Rowley went on to explain that trout find food in shoals where there is good sunlight penetration thus fostering photosynthesis and insect hatches. Weed beds are good places to find trout looking for food.
  The most important clue that Phil provided however was simply to observe. Look at the hatches or shucks in the water, search the shorelines for insect hatches and clues, learn to listen to mother nature and observe – she provides all the clues you need. For instance look for fish rolling on the surface or swallows swooping down on hatches.
  To find exactly what trout are eating use a throat pump. Finding live chironomids in a trout for instance means the fish is actively feeding whereas dead contents can mean the trout has not been activelyfeeding. Again observe the clues. According to Rowley a lot of the fish that he has studied in the Kamloops region had ingested large numbers of chironomids and to a lesser extent scuds. And as a matter of anecdotal reference Rowley says that trout are predominantly in the upper column or the bottom column of water or somewhere near the top or bottom similar to rivers.
  The last gadget that Rowley recommends are binoculars.
  In concluding his seminar on basic trout lake angling Phil reiterated two points: 1) Comfort (zone) - proper temperature, oxygen and barometric pressure and 2) Protection - water surface, light, structure/vegetation and water depth. Phil recommended focusing on weed beds, shoal areas, insect life cycles, food sources and behaviors.
  After the seminar came the tour of the hot items for sale at unbelievable prices that Roger Dornan, owner of Hub Sports in Abbotsford, is known for – ie. , float tubes for $59.95 . . . unbelievable.
  To round off the day Kevin Longard taught all of us a refresher on fly casting in his comedic and entertaining manner.
  The loop was the most important part of casting and we payed particular attention to it ie. , if you move your wrist back and forth while casting your loop formation goes all to pot – so to speak. During casting it’s important to keep your arm at your side and to use a rigid wrist.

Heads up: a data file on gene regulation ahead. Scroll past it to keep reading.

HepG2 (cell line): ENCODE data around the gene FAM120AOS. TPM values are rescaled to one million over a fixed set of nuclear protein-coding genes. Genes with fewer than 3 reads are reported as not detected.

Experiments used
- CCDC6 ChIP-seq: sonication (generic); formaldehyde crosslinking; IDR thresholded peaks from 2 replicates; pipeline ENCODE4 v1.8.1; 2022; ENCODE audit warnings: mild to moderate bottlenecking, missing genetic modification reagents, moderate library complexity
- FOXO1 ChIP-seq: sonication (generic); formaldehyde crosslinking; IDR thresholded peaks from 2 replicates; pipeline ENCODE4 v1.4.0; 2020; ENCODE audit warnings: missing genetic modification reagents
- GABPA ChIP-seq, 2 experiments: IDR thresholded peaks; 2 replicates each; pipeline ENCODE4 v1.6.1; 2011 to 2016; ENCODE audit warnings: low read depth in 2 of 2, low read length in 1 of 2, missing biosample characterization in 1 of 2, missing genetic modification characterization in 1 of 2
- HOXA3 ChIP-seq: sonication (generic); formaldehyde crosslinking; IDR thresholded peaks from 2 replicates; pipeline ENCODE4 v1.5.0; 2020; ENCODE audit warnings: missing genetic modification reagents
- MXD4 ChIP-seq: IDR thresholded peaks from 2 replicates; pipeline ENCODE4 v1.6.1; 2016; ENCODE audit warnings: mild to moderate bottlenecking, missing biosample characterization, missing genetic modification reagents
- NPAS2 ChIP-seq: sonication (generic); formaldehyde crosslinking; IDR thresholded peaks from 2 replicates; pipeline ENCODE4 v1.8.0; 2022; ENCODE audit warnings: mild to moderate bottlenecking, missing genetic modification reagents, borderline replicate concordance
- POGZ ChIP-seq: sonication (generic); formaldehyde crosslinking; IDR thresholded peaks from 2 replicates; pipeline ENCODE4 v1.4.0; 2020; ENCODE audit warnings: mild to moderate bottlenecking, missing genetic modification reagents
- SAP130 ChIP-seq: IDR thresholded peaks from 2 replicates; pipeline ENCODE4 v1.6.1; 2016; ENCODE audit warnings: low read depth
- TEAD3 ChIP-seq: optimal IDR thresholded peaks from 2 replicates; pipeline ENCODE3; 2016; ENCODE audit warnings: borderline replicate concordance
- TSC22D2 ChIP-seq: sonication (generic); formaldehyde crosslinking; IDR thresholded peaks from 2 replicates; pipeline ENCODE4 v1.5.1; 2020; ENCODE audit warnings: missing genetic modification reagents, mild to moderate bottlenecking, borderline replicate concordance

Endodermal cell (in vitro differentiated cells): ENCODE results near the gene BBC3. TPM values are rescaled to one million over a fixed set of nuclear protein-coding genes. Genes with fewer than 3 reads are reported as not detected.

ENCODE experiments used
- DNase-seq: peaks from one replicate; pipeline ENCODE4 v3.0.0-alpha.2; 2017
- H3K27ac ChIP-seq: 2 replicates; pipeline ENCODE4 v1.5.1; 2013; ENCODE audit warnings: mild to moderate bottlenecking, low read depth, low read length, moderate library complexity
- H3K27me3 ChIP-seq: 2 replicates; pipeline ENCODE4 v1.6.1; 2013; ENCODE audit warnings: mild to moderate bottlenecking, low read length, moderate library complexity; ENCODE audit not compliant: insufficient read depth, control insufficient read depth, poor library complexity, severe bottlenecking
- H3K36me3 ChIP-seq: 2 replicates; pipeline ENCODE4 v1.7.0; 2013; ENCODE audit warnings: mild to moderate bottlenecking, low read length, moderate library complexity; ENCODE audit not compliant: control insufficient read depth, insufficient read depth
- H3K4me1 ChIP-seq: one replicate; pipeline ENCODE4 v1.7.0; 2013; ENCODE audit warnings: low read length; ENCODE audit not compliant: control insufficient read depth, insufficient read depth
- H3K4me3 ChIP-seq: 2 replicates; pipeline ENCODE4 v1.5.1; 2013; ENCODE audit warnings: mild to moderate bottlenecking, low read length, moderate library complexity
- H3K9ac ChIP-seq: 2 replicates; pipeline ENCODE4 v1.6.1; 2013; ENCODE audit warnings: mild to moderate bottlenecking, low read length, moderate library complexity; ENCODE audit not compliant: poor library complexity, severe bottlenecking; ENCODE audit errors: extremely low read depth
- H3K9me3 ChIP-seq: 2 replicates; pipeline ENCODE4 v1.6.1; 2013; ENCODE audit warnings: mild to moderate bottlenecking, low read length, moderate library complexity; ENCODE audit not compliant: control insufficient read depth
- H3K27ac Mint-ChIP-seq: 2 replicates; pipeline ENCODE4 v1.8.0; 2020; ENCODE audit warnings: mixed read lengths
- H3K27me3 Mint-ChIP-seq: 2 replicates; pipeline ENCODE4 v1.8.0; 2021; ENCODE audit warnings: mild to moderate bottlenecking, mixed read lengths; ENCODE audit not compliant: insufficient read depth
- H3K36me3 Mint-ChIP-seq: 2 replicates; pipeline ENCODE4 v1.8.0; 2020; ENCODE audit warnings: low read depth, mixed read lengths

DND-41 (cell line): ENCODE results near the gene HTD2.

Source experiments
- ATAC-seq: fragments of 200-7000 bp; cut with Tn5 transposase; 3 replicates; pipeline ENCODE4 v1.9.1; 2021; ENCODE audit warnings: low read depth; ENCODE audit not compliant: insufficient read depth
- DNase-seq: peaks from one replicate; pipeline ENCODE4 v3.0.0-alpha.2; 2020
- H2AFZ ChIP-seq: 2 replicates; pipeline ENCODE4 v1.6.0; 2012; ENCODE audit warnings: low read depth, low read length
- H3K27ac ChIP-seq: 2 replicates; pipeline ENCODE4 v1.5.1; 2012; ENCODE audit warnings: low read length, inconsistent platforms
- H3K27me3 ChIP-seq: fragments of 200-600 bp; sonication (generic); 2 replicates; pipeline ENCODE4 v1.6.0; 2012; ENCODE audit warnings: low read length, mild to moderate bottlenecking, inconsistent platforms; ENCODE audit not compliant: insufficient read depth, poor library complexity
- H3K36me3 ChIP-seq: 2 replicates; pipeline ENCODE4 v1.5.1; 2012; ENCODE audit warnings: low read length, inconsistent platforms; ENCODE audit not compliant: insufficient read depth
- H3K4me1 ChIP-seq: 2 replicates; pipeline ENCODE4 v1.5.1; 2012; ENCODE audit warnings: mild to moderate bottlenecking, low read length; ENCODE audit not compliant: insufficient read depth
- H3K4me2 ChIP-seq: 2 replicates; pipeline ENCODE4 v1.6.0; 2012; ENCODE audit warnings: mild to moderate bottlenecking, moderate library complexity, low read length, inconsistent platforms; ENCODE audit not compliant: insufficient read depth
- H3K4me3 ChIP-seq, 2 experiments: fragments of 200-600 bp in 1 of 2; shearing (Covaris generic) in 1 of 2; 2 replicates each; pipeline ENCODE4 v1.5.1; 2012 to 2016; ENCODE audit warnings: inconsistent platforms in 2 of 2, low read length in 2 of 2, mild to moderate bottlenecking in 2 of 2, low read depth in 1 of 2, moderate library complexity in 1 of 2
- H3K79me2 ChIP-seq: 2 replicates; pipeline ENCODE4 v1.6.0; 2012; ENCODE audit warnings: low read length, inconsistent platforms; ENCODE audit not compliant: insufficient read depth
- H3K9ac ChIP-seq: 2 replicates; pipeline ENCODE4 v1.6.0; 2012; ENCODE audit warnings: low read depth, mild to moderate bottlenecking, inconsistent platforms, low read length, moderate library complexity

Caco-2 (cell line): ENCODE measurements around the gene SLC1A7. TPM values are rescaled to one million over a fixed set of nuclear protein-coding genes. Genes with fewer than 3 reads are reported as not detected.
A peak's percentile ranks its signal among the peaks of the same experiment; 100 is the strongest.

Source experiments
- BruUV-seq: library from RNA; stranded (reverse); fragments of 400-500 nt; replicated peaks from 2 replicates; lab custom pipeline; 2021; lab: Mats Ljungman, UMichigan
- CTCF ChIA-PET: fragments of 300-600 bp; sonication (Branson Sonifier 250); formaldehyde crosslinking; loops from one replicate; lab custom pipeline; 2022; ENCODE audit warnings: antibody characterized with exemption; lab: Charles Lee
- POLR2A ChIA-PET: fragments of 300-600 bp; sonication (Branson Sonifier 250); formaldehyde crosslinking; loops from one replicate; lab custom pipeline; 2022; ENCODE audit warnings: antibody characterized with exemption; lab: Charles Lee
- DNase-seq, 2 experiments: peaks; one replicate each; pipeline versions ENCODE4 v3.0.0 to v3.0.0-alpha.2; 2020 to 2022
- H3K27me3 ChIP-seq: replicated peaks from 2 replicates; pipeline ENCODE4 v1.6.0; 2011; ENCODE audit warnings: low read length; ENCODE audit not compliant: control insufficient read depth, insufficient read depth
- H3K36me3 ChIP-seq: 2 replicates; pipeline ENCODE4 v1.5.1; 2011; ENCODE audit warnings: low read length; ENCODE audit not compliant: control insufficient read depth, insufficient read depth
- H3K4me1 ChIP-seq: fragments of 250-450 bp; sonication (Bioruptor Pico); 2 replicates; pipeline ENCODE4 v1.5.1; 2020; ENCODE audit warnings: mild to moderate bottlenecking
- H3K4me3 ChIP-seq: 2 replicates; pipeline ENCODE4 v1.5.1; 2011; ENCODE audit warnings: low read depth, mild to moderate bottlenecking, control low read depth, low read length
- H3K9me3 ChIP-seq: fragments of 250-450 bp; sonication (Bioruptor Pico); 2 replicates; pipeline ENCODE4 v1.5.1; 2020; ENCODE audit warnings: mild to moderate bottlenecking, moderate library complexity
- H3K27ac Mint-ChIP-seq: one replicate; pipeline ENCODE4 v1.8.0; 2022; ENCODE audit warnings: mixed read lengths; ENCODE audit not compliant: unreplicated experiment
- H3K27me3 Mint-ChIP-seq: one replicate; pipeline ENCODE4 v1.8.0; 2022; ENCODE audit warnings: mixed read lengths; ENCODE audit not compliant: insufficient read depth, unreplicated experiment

Two casts reviewed as well, which incidentally are extremely important in river fishing, are the roll cast where you lift the rod in front of you and flip the loop out and the steeple cast where the cast is sent up high in the air at about a one o’clock angle almost straight up from the back of your head. Both casts are used in restricted back cast scenarios.
  During normal casting circumstances, looking at the caster from the side, the actual casting angles are between about 11am and 1pm on the clock – with a drop in the rod tip after the forward cast.
  When casting into the wind Longard crouched down and casted horizontal to the surface and from the side. As well, while casting into the wind Longard attempted a tighter loop.
  Longard also reviewed the double haul – the cast I still have problems with - the line hand makes a jerky down and up motion while lifting the line off the water and again when propelling the loop from the back cast. Kevin made the double haul look so easy and rhythmic in contrast to my attempts which looked like a drunken boxing match.
  With what appears to be the certain demise of pacific salmon on the west coast of BC it’s comforting to know that there will almost always be trout to fish in the lakes of this great province. You can’t go too far wrong with the fly.